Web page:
New Life for Stolen Art
The Mead is exhibiting cartoon-like versions of works by Vermeer, Rembrandt, Manet and Degas.

At 1:24 a.m. on March 18, 1990, two thieves posing as Boston police officers stole 13 artworks estimated at $500 million from the Isabella Stewart Gardner Museum.   has now brought these works together in the Mead Art Museum. 

Well, sort of.

In his Gardner Museum Revisited, Ezawa gives the disappeared Gardner artworks new life in the form of dynamic, colorful drawings set in glowing light boxes. Included are Ezawa’s cartoonlike versions of works by Vermeer, Rembrandt, Manet and Degas, and of an antique Chinese vase.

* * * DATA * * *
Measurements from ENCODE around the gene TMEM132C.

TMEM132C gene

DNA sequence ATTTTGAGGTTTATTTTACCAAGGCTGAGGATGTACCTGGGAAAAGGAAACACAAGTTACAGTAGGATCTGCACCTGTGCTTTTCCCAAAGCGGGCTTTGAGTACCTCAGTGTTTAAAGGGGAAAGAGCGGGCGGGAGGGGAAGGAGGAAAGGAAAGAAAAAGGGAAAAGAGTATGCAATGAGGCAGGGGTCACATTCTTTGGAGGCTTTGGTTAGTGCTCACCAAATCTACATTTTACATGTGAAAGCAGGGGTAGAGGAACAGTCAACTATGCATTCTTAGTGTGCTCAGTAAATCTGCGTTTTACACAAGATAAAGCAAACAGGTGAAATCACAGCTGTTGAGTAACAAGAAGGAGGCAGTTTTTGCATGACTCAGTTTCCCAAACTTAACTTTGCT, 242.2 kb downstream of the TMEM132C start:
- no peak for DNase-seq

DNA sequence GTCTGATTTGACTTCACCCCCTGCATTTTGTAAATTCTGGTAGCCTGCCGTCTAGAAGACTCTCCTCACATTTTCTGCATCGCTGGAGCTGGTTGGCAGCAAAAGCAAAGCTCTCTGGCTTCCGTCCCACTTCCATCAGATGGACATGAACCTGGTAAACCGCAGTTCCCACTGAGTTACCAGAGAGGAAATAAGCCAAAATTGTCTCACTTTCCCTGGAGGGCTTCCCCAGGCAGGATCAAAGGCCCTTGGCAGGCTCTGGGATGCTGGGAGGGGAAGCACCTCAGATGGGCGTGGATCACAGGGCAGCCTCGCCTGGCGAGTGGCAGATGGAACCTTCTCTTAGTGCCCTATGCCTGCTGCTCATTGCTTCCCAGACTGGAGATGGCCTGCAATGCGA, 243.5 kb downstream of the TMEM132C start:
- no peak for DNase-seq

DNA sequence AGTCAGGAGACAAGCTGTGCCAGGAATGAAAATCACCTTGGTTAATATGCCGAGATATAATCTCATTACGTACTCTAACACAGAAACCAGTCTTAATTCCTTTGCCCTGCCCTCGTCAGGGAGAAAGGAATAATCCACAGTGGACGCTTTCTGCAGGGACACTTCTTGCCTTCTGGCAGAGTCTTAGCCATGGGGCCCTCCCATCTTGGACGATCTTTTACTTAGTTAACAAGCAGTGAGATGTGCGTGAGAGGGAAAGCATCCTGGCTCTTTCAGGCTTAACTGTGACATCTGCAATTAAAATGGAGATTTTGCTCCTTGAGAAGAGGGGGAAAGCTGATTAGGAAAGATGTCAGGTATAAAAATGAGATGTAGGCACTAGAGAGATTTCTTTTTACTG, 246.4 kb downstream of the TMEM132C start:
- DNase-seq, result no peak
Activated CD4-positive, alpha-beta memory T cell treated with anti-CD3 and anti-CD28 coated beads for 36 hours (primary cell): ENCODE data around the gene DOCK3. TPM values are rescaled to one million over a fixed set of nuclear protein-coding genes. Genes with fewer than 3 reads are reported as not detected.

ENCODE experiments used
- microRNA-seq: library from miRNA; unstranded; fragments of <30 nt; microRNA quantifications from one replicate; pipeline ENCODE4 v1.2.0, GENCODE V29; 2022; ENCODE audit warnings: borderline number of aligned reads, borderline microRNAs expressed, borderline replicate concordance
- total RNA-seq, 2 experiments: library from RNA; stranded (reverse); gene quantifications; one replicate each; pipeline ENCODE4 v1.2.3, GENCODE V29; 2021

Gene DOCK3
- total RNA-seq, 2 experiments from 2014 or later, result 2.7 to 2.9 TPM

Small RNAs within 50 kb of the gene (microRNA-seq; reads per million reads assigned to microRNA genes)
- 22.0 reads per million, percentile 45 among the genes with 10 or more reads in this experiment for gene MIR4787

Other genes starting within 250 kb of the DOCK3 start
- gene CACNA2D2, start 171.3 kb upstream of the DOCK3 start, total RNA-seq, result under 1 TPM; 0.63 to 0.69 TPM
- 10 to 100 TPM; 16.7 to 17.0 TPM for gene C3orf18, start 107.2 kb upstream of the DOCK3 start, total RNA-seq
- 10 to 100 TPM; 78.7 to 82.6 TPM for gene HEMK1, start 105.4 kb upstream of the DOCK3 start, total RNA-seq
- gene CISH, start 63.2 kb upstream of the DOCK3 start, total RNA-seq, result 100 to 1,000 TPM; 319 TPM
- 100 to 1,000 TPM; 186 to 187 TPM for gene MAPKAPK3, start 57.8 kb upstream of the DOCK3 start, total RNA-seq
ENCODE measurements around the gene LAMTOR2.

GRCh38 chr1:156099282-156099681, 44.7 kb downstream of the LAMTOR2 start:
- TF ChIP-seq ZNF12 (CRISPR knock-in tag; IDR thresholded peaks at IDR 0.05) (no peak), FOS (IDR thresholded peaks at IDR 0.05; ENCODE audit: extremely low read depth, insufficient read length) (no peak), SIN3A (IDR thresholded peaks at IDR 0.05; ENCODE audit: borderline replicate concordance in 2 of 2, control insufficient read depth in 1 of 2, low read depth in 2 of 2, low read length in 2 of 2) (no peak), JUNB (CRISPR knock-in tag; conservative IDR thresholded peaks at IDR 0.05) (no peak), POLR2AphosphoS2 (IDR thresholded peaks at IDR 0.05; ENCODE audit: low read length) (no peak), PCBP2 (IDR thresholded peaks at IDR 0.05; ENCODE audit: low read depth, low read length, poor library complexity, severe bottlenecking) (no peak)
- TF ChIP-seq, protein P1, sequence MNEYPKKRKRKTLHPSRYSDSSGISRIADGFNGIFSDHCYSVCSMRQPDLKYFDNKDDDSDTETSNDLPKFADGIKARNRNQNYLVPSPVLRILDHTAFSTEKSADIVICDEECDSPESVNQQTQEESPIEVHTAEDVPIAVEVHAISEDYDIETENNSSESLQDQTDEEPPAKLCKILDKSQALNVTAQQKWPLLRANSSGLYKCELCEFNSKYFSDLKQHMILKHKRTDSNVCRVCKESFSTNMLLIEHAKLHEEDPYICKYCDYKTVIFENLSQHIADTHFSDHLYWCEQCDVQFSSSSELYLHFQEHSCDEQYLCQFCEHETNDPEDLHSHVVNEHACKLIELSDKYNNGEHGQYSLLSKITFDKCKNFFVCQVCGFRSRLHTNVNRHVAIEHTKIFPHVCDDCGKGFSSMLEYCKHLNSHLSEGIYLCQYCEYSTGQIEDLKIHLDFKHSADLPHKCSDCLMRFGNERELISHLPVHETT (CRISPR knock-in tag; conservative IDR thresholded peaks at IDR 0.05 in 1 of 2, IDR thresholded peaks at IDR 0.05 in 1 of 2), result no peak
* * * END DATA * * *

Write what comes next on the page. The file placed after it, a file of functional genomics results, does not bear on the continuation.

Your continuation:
These reimaginings are on display at the College’s art museum, along with an image of an empty frame and Ezawa’s six-minute animated film based on security tapes recorded on the night before what remains the largest unsolved art heist in U.S. history.

Ezawa, born and raised in Germany, lives and works in San Francisco. His Mead exhibition is for the museum’s Rotherwas Project, a biannual exhibition series that features works by contemporary artists from around the globe. 

These artists come to the Mead’s oak-paneled Rotherwas Room to create installations in situ. Commissioned for an English manor house court, this room was finished in 1611, dismantled in 1731 and shipped to a Fifth Avenue showroom in 1913. It made its way to Amherst thanks to Herbert Lee Pratt, class of 1895.

Ezawa’s exhibition runs through June 1.